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NEWS
February 28, 2012 | By Laurie Kellman and Jennifer Agiesta, Associated Press
Washington - It's looking as if President Obama may be back in women's good graces. His support dropped among this critical constituency just before the year began and the presidential campaign got under way in earnest. But his standing with female voters is strengthening, polls show, as the economy improves and as social issues, including birth control, become a bigger part of the nation's political discourse. "Republicans are making a big mistake with this contraception talk, and I'm pretty sure that they are giving [the election]
NEWS
April 8, 2013
J. David Kuo, 44, an evangelical Christian conservative and former top official of President George W. Bush's faith-based initiative who drew wide attention when he publicly accused the administration of failing to live up to the values it espoused, died Friday in Charlotte, N.C. He was diagnosed a decade ago with brain cancer, his wife, Kimberly, said. After leaving his post as deputy director of the White House Office of Faith-Based and Community Initiatives in 2003, Mr. Kuo became an open critic of that operation.
NEWS
February 23, 2012 | By Thomas Fitzgerald, Inquirer Politics Writer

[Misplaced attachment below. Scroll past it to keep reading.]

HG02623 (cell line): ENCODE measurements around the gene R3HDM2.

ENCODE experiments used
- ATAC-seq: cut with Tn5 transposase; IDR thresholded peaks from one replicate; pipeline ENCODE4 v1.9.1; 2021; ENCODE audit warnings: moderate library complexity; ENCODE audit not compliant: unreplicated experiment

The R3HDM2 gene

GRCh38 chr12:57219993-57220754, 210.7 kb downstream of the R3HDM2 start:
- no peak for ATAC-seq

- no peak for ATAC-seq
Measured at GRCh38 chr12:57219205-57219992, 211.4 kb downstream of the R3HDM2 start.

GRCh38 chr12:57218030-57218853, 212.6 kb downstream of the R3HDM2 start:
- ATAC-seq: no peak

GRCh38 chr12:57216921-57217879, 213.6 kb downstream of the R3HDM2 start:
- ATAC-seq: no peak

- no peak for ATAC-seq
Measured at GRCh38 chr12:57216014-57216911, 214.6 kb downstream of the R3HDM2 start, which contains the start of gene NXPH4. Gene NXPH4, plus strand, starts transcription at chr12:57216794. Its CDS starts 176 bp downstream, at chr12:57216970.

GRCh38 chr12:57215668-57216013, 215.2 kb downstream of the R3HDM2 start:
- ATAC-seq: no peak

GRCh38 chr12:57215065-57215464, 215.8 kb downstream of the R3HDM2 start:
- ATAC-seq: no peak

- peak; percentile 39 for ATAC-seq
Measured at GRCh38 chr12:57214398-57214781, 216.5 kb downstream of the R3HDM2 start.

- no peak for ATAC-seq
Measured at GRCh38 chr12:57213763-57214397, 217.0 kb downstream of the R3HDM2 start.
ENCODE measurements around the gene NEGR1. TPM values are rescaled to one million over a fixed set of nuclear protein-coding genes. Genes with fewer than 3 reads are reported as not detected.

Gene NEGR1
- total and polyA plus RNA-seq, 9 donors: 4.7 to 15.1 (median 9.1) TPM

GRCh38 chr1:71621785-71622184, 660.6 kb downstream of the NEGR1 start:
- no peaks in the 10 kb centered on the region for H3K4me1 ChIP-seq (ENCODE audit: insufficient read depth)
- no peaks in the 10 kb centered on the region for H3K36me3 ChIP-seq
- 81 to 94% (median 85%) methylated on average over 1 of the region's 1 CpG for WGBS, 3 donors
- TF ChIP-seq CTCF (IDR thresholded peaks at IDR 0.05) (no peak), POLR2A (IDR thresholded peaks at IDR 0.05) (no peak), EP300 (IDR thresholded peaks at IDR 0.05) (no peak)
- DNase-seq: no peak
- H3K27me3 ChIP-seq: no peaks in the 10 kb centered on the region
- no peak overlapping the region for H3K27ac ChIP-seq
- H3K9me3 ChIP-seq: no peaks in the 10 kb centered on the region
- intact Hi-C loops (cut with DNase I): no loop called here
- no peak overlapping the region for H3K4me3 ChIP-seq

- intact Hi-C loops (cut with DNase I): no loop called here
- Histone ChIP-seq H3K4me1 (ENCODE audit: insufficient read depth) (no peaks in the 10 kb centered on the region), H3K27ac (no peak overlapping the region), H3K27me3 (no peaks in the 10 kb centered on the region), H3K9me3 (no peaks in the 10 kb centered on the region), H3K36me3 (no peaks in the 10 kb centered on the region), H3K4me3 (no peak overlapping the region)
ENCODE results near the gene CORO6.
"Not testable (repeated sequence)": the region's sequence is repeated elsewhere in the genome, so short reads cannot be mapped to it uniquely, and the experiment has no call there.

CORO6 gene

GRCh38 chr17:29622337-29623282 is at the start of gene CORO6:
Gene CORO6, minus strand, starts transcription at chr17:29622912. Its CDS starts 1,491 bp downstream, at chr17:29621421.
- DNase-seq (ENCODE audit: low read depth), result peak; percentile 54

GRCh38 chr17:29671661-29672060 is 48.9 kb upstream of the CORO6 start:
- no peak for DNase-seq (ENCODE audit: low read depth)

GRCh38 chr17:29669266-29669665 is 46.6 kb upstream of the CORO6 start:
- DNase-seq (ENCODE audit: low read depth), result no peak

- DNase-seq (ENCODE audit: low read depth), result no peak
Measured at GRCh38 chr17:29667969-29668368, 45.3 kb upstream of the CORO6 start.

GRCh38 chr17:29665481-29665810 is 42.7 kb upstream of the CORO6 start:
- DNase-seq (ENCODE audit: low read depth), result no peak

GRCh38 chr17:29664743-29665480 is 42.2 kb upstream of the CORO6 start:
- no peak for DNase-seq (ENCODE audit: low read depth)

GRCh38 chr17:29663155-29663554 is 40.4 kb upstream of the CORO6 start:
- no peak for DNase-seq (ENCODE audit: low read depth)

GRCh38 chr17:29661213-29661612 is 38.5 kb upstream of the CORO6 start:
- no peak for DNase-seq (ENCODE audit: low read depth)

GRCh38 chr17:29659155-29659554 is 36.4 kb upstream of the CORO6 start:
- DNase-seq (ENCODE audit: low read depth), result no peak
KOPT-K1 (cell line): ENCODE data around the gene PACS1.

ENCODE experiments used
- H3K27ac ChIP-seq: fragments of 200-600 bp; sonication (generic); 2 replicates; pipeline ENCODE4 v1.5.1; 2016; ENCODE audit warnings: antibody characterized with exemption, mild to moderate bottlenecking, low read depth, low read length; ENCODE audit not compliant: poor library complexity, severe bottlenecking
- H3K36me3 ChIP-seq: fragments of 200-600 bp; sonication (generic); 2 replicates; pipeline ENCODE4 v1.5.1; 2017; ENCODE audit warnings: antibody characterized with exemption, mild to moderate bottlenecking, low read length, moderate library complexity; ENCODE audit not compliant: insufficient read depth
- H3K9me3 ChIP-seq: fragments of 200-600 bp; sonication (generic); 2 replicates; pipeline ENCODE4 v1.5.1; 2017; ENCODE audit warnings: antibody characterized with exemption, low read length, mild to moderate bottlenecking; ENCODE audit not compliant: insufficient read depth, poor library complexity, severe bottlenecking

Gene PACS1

Most candidates who emerge from the relative shadows to take the lead in a presidential campaign start to throttle back on the rhetorical thunderbolts and settle into a groove with a winning script full of phrases predigested by pollsters and focus groups. Not Rick Santorum, apparently. In recent days, the former Pennsylvania senator has accused President Obama of a "phony theology," suggested that a new federal requirement that insurance companies cover some prenatal testing would increase abortions, and compared Americans' patience with Obama - in the face of what Santorum calls the administration's threat to freedom - to America's initial indifference to Hitler's rise.
NEWS
December 5, 2000 | by Christine James-Brown
Last week marked introduction of an important advancement in measuring the impact and effectiveness of services to the community. Established by the United Way of America, a training organization for 1,400 independent United Ways nationwide, it is called the United Way State of Caring Index. As a measure of a compassionate America in the 21st century, this was created as a new approach to check the health and well-being of our nation. It tracks multi-year trends, from 1988 to 1998, and provides critical information on pressing social issues.
NEWS
May 11, 2000 | By James M. O'Neill, INQUIRER STAFF WRITER
Though David Adamany would ultimately make his name as a highly touted university president, his career as an academic started almost on a whim. A Harvard Law School graduate, Adamany returned to Wisconsin in the 1960s to work in the state Attorney General's Office. Because of his interest in social issues, he took a few night courses in political science at the University of Wisconsin, just for fun. But the university, in an enrollment boom, hired Adamany as a teaching assistant.